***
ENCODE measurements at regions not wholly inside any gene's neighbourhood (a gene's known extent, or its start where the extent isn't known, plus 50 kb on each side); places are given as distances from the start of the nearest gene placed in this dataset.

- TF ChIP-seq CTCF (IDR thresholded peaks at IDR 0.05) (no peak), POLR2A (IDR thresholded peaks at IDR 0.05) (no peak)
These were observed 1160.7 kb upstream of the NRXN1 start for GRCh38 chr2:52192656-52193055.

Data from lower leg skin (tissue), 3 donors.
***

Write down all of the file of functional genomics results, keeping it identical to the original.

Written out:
ENCODE measurements at regions not wholly inside any gene's neighbourhood (a gene's known extent, or its start where the extent isn't known, plus 50 kb on each side); places are given as distances from the start of the nearest gene placed in this dataset.

- TF ChIP-seq CTCF (IDR thresholded peaks at IDR 0.05) (no peak), POLR2A (IDR thresholded peaks at IDR 0.05) (no peak)
These were observed 1160.7 kb upstream of the NRXN1 start for GRCh38 chr2:52192656-52193055.

Data from lower leg skin (tissue), 3 donors.